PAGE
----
DOD’s Chief Management Officer Has Saved Taxpayers $21 Billion. Why Is Congress Trying to Eliminate the Position?

When the Senate returns next week, the chamber will continue to process the National Defense Authorization Act (NDAA) for FY 2021, S. 4049. This is the annual authorizing bill for the Department of Defense (DOD), which can, at times, include controversial provisions.

NDAA is a feeding trough for special interests. As a result, defense discretionary spending has continued to rise. The base spending level for defense in FY 2021, including the overseas contingency operation (OCO) fund, was set in the Bipartisan Budget Act of 2019 at $740.5 billion. Although defense discretionary spending has continued to grow, there have been several reports in the media about wasteful spending at DOD.

In December 2016, the Washington Post reported that the DOD spiked an internal report documenting $125 billion in waste. The fear, as the Post noted at the time, was that “Congress would use the findings as an excuse to slash the defense budget.” Our friends at OpenTheBooks have also noted the “use-it-or-lose-it” spending habits of all federal agencies, including DOD. Agencies will spend dollars as the fiscal year winds to a close to show that they need more money, not less.

Members of Congress pay lip service to cutting wasteful spending and redundancies out of DOD, but nothing ever seems to happen. Sen. Lindsey Graham (R-S.C.) once wrote, “I believe we can reduce defense spending in a responsible manner through reform and efficiencies.” Yet, after the first successful reform effort enabled by Congress is beginning to show real results, Congress is seeking to neuter the effort.

Section 901 of the National Defense Authorization Act for FY 2017 created the position of chief management officer inside the DOD. The idea for this position, which is nominated by the President and confirmed by the Senate, was to have someone with significant private sector management and business experience be given the sole responsibility and authority to identify wasteful spending and inefficient bureaucracy. Essentially, by bringing an outsider with private-sector experience and no ties to the defense industry inside the bureaucracy to streamline processes and make the Pentagon more efficient, opportunities for real reform could be identified and implemented.

Formally establishing the position of chief management officer in February 2018, the Senate confirmed John Gibson by voice vote as the first to serve in the role. Due to Gibson’s resignation in November 2018, Lisa Hershman, who had served as the Deputy Chief Management Officer, stepped in as acting chief management officer.

In July 2019, President Trump submitted Hershman’s name to the Senate to serve as the Chief Management Officer. She was confirmed by a voice vote in December 2019, bringing with her skills from the private sector, including hands-on experience in the transformation of multi-billion dollar international businesses private-sector businesses and a consulting practice that included 75 of the Fortune 100 on her client list Hershman literally wrote the book on large-scale business transformation, co-authoring the internationally published Faster Cheaper Better with the late Dr. Michael Hammer, the founder of the field of business process re-engineering. Steve Forbes strongly endorsed her for the job, writing, “Hershman has the institutional bona fides, business experience, and reformer attitude necessary to transform one of the largest bureaucracies in the world. She has spent her career focusing on how to overhaul organizations and make them effective.”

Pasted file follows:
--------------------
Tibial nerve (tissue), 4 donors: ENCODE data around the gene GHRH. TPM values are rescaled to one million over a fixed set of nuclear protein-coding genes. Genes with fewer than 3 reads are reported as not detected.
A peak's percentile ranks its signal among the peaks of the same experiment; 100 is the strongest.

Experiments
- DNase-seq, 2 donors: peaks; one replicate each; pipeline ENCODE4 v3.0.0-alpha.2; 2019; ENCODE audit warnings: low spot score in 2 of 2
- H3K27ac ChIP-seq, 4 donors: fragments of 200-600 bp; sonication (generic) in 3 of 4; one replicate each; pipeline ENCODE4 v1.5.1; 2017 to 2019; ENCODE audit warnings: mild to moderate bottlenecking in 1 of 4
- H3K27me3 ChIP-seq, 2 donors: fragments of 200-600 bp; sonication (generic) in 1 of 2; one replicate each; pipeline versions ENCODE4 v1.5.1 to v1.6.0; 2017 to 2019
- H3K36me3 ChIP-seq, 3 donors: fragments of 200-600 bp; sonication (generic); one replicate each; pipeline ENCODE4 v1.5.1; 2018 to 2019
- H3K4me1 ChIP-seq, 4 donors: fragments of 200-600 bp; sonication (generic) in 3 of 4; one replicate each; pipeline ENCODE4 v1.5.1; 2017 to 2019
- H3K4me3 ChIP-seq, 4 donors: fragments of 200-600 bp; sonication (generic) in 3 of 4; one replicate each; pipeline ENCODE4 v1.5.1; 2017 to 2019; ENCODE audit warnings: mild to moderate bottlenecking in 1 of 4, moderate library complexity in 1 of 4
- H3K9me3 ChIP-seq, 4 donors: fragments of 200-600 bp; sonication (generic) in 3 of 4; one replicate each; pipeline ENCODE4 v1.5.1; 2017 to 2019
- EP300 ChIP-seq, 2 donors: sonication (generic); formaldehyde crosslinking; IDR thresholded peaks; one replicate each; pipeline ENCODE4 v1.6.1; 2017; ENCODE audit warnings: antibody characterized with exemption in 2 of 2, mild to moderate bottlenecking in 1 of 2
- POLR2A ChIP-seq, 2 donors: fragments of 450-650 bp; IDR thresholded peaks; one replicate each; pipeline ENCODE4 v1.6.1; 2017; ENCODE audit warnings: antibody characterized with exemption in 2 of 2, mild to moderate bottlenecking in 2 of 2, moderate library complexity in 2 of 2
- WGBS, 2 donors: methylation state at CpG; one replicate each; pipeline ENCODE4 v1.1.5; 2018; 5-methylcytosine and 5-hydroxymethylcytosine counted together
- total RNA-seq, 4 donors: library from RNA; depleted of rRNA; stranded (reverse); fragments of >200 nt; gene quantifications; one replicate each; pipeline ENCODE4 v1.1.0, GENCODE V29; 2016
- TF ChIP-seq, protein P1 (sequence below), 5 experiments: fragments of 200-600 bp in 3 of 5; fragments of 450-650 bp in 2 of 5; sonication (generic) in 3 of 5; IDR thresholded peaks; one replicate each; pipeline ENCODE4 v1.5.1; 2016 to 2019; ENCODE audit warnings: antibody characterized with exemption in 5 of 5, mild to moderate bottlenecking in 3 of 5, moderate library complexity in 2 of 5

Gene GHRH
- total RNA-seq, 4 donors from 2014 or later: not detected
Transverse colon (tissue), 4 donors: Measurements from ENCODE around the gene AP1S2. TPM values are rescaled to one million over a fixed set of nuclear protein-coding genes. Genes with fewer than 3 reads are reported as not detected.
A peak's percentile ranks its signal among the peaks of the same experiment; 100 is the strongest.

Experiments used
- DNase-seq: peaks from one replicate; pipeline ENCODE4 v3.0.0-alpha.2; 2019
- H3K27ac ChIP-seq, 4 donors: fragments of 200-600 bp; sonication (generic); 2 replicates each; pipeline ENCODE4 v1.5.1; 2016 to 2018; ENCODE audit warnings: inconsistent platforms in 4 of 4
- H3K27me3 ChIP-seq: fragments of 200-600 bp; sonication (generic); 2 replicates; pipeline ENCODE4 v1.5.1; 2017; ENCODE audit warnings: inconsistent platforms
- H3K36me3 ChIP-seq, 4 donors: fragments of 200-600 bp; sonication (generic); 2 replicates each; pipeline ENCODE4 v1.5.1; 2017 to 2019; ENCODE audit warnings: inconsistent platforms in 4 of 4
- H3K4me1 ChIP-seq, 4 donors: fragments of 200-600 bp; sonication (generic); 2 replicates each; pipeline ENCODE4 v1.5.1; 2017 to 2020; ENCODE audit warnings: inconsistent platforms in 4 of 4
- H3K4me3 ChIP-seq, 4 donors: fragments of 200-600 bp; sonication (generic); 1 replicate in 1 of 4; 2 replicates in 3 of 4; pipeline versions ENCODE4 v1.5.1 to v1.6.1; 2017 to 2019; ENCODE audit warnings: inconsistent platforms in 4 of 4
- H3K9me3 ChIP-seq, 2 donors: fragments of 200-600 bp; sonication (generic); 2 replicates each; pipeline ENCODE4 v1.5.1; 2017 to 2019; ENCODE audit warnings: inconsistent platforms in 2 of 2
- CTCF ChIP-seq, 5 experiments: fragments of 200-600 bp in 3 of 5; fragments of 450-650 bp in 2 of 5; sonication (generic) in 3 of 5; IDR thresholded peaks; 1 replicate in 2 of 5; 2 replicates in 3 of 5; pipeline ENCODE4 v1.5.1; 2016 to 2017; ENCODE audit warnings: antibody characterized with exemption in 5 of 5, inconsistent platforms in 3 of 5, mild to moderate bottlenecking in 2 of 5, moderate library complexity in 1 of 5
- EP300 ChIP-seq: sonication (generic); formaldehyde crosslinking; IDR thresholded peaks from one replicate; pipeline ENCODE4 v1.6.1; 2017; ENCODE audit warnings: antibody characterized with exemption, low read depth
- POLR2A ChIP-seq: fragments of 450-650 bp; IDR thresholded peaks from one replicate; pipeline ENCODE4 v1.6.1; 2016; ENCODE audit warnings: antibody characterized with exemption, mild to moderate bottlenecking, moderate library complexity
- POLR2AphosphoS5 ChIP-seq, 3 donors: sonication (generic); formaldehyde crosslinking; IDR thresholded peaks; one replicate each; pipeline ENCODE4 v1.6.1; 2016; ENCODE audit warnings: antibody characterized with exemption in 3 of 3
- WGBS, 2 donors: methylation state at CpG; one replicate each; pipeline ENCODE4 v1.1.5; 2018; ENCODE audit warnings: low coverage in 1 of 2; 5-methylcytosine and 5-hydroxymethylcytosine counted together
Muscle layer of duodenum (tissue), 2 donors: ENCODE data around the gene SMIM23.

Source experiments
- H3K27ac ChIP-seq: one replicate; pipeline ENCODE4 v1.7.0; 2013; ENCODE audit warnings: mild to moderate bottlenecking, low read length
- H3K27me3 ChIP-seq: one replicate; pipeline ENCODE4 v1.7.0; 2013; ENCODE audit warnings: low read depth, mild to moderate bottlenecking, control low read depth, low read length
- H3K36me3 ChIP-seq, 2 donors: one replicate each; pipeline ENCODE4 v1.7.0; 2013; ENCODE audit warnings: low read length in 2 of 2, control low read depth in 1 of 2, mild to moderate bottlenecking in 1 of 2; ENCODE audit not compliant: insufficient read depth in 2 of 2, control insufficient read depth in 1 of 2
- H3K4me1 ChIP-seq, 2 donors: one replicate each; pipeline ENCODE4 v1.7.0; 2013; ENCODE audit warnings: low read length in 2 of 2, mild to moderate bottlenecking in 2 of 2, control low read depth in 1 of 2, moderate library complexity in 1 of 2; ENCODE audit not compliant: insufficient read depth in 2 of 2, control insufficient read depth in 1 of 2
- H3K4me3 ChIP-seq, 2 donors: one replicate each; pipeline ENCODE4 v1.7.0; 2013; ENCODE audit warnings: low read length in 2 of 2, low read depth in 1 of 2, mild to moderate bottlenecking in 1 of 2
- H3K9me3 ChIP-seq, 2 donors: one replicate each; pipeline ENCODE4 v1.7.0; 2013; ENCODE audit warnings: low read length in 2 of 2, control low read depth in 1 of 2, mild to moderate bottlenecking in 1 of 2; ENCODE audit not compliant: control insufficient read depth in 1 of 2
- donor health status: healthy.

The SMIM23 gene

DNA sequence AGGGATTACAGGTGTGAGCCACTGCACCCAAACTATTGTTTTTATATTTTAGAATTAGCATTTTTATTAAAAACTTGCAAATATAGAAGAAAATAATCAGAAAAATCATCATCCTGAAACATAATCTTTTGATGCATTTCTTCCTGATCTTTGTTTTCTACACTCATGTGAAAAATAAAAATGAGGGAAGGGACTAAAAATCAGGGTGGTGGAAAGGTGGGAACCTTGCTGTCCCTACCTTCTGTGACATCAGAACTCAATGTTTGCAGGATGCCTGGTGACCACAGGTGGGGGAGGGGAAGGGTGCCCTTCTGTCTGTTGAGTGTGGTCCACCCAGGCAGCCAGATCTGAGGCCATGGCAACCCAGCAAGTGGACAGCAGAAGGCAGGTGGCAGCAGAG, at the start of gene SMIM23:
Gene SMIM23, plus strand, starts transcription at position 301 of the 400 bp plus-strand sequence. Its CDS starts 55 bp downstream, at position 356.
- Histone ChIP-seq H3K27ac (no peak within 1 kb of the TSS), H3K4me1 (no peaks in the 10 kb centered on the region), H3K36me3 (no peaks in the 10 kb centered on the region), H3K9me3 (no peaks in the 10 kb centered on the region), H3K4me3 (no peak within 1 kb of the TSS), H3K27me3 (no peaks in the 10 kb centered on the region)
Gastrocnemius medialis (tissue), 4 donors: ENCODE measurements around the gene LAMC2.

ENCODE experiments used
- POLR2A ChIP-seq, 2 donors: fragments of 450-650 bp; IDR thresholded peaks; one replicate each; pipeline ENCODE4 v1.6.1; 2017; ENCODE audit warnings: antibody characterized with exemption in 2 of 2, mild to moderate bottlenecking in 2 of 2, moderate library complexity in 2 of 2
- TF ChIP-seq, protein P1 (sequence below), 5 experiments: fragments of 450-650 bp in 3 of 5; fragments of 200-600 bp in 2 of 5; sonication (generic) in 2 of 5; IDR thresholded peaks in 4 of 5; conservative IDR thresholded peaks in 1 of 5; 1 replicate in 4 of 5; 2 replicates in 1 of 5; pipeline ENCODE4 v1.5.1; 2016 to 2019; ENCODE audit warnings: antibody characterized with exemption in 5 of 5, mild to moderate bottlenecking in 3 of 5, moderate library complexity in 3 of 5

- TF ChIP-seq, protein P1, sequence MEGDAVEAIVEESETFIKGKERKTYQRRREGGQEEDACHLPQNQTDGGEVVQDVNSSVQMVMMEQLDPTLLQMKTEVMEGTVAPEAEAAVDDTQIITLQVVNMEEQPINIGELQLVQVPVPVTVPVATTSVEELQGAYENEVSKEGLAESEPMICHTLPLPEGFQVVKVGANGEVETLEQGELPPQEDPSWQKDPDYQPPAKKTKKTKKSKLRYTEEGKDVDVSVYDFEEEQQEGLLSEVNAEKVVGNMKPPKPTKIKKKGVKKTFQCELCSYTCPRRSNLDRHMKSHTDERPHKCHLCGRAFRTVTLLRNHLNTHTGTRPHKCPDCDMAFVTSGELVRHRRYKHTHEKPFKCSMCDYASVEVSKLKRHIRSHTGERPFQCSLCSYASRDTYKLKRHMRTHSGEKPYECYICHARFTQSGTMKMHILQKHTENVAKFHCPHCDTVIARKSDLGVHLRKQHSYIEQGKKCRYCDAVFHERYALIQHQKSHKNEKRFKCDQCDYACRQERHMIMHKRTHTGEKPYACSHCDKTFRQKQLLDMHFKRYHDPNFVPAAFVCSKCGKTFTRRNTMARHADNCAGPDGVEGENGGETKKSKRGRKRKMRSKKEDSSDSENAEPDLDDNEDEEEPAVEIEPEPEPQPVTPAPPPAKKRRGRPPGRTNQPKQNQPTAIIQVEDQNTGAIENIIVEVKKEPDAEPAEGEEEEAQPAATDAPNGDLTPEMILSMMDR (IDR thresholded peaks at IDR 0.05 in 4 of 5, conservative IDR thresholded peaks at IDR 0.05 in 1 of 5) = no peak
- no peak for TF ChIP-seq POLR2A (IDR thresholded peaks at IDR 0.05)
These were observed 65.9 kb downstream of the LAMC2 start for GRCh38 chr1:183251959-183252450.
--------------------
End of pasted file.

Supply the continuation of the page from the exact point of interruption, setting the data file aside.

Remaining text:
Hershman’s office found $6.5 billion in savings in 2019, according to the Washington Post, through reforms like updating information technology processes and changing contract structures, among others. This week, Hershman told Politico her office has identified inefficiencies “to the tune of $21 billion.” That’s not a bad track record for someone who has been confirmed on the job for just six months. And it’s even more impressive when you realize these savings aren’t the result of slashing and burning, the typical approach to generating “savings” that in the context of national defense could mean a weaker military. Hershman has identified her approach as an alternative to across-the-board cuts, finding savings instead by rooting out inefficiencies and bad business practices.

Unfortunately, the swamp is pushing back.

Section 911 of the NDAA for FY 2021 would terminate the position of chief management officer before September 30, 2022. Although the Senate Armed Services Committee does recommend that the secretary of defense transfer the responsibilities of the chief management officer to the deputy secretary of defense, history and independent analysis have noted that the deputy secretary’s portfolio is already quite extensive and there’s no requirement that deputy secretaries have any experience or expertise in business operations. Rep. Mac Thornberry (R-Texas) has included similar language in the House version of NDAA, although his approach would reportedly eliminate the position even sooner.

In decades of efforts to produce operational reform and business efficiency in the Pentagon, this is the first time any meaningful progress has been made. Eliminating the position of chief management officer seems to be a horrible idea, and this effort reeks of the influence of rent-seeking special interests seeking to protect their contracts with the DOD. Hershman has endorsed some changes to the role, but she called the elimination of the office a decision that “is a guaranteed failure.”

If Congress is serious about reform at the Department of Defense, it’s time they support the CMO with the same vigor as the rhetoric they offer in press releases in support of reform.